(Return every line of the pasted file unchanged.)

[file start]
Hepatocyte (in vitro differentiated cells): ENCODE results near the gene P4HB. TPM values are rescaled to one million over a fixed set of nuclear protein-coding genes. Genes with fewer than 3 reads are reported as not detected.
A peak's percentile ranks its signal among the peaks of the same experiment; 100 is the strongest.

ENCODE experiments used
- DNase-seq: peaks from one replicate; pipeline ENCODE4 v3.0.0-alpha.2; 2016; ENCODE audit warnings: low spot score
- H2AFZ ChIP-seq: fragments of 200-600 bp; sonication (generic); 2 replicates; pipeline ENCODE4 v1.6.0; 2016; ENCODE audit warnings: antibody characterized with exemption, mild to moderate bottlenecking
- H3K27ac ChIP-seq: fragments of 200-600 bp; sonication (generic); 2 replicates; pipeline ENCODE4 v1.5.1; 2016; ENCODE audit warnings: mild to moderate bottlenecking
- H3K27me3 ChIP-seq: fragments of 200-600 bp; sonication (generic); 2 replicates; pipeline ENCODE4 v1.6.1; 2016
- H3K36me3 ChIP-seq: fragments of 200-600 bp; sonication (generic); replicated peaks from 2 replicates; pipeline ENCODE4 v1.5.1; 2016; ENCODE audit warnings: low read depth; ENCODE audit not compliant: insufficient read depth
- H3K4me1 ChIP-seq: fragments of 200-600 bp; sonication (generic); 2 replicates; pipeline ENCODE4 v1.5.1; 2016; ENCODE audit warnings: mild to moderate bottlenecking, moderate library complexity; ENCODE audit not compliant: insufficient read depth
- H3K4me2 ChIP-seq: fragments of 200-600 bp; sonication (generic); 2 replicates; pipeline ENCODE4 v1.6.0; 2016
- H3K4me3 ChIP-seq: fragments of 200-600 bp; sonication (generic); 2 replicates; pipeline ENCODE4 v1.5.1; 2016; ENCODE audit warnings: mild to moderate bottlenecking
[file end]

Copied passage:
Hepatocyte (in vitro differentiated cells): ENCODE results near the gene P4HB. TPM values are rescaled to one million over a fixed set of nuclear protein-coding genes. Genes with fewer than 3 reads are reported as not detected.
A peak's percentile ranks its signal among the peaks of the same experiment; 100 is the strongest.

ENCODE experiments used
- DNase-seq: peaks from one replicate; pipeline ENCODE4 v3.0.0-alpha.2; 2016; ENCODE audit warnings: low spot score
- H2AFZ ChIP-seq: fragments of 200-600 bp; sonication (generic); 2 replicates; pipeline ENCODE4 v1.6.0; 2016; ENCODE audit warnings: antibody characterized with exemption, mild to moderate bottlenecking
- H3K27ac ChIP-seq: fragments of 200-600 bp; sonication (generic); 2 replicates; pipeline ENCODE4 v1.5.1; 2016; ENCODE audit warnings: mild to moderate bottlenecking
- H3K27me3 ChIP-seq: fragments of 200-600 bp; sonication (generic); 2 replicates; pipeline ENCODE4 v1.6.1; 2016
- H3K36me3 ChIP-seq: fragments of 200-600 bp; sonication (generic); replicated peaks from 2 replicates; pipeline ENCODE4 v1.5.1; 2016; ENCODE audit warnings: low read depth; ENCODE audit not compliant: insufficient read depth
- H3K4me1 ChIP-seq: fragments of 200-600 bp; sonication (generic); 2 replicates; pipeline ENCODE4 v1.5.1; 2016; ENCODE audit warnings: mild to moderate bottlenecking, moderate library complexity; ENCODE audit not compliant: insufficient read depth
- H3K4me2 ChIP-seq: fragments of 200-600 bp; sonication (generic); 2 replicates; pipeline ENCODE4 v1.6.0; 2016
- H3K4me3 ChIP-seq: fragments of 200-600 bp; sonication (generic); 2 replicates; pipeline ENCODE4 v1.5.1; 2016; ENCODE audit warnings: mild to moderate bottlenecking